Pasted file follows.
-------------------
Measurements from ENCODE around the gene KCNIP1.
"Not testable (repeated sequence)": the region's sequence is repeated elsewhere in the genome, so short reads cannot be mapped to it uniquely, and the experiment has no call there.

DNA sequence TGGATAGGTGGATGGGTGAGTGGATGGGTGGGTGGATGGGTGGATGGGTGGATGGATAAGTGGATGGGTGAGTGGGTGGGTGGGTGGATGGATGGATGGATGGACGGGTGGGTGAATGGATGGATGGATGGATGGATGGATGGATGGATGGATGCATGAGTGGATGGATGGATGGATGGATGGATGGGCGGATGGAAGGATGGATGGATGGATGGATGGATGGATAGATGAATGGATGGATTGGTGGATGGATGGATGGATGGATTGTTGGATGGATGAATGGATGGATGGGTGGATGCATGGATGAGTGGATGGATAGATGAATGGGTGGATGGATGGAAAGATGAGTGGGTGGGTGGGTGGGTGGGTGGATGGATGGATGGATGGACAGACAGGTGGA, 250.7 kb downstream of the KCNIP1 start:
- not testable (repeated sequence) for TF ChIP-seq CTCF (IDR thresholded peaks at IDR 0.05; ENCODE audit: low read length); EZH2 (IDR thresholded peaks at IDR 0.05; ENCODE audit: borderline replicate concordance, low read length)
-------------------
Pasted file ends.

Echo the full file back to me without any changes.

Measurements from ENCODE around the gene KCNIP1.
"Not testable (repeated sequence)": the region's sequence is repeated elsewhere in the genome, so short reads cannot be mapped to it uniquely, and the experiment has no call there.

DNA sequence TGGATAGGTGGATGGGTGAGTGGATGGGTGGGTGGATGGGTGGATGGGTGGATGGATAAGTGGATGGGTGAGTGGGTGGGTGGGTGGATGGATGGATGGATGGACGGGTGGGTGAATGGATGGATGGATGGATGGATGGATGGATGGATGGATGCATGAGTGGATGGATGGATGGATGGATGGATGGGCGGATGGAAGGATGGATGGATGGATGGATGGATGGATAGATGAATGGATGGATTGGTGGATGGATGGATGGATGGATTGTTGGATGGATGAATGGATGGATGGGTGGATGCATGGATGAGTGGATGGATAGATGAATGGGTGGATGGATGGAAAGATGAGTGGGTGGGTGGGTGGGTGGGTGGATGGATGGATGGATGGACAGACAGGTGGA, 250.7 kb downstream of the KCNIP1 start:
- not testable (repeated sequence) for TF ChIP-seq CTCF (IDR thresholded peaks at IDR 0.05; ENCODE audit: low read length); EZH2 (IDR thresholded peaks at IDR 0.05; ENCODE audit: borderline replicate concordance, low read length)